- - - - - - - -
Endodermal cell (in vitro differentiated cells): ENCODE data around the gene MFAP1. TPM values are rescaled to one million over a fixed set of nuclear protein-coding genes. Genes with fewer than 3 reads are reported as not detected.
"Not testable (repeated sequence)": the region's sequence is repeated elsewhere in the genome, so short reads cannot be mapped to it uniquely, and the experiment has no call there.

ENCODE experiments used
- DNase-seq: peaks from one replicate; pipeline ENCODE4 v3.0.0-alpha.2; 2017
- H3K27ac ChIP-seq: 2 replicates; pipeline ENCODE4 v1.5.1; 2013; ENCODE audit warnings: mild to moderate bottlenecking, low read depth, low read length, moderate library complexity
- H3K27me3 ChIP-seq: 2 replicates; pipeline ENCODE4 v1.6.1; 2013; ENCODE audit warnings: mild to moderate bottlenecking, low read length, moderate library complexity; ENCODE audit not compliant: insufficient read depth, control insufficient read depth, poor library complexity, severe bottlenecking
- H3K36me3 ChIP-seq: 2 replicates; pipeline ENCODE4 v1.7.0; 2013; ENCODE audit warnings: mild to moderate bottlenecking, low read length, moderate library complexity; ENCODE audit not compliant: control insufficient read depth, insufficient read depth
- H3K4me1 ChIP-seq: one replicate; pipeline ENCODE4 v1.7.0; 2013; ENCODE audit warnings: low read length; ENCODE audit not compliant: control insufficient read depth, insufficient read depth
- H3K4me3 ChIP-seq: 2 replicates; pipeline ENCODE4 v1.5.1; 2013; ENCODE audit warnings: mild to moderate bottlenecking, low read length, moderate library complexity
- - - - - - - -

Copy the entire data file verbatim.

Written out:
Endodermal cell (in vitro differentiated cells): ENCODE data around the gene MFAP1. TPM values are rescaled to one million over a fixed set of nuclear protein-coding genes. Genes with fewer than 3 reads are reported as not detected.
"Not testable (repeated sequence)": the region's sequence is repeated elsewhere in the genome, so short reads cannot be mapped to it uniquely, and the experiment has no call there.

ENCODE experiments used
- DNase-seq: peaks from one replicate; pipeline ENCODE4 v3.0.0-alpha.2; 2017
- H3K27ac ChIP-seq: 2 replicates; pipeline ENCODE4 v1.5.1; 2013; ENCODE audit warnings: mild to moderate bottlenecking, low read depth, low read length, moderate library complexity
- H3K27me3 ChIP-seq: 2 replicates; pipeline ENCODE4 v1.6.1; 2013; ENCODE audit warnings: mild to moderate bottlenecking, low read length, moderate library complexity; ENCODE audit not compliant: insufficient read depth, control insufficient read depth, poor library complexity, severe bottlenecking
- H3K36me3 ChIP-seq: 2 replicates; pipeline ENCODE4 v1.7.0; 2013; ENCODE audit warnings: mild to moderate bottlenecking, low read length, moderate library complexity; ENCODE audit not compliant: control insufficient read depth, insufficient read depth
- H3K4me1 ChIP-seq: one replicate; pipeline ENCODE4 v1.7.0; 2013; ENCODE audit warnings: low read length; ENCODE audit not compliant: control insufficient read depth, insufficient read depth
- H3K4me3 ChIP-seq: 2 replicates; pipeline ENCODE4 v1.5.1; 2013; ENCODE audit warnings: mild to moderate bottlenecking, low read length, moderate library complexity